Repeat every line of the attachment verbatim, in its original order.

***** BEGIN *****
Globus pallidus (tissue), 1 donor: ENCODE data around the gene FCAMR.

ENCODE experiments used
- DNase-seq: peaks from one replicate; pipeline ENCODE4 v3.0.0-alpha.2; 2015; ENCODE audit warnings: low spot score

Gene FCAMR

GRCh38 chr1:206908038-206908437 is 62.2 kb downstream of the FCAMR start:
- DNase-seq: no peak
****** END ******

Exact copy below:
Globus pallidus (tissue), 1 donor: ENCODE data around the gene FCAMR.

ENCODE experiments used
- DNase-seq: peaks from one replicate; pipeline ENCODE4 v3.0.0-alpha.2; 2015; ENCODE audit warnings: low spot score

Gene FCAMR

GRCh38 chr1:206908038-206908437 is 62.2 kb downstream of the FCAMR start:
- DNase-seq: no peak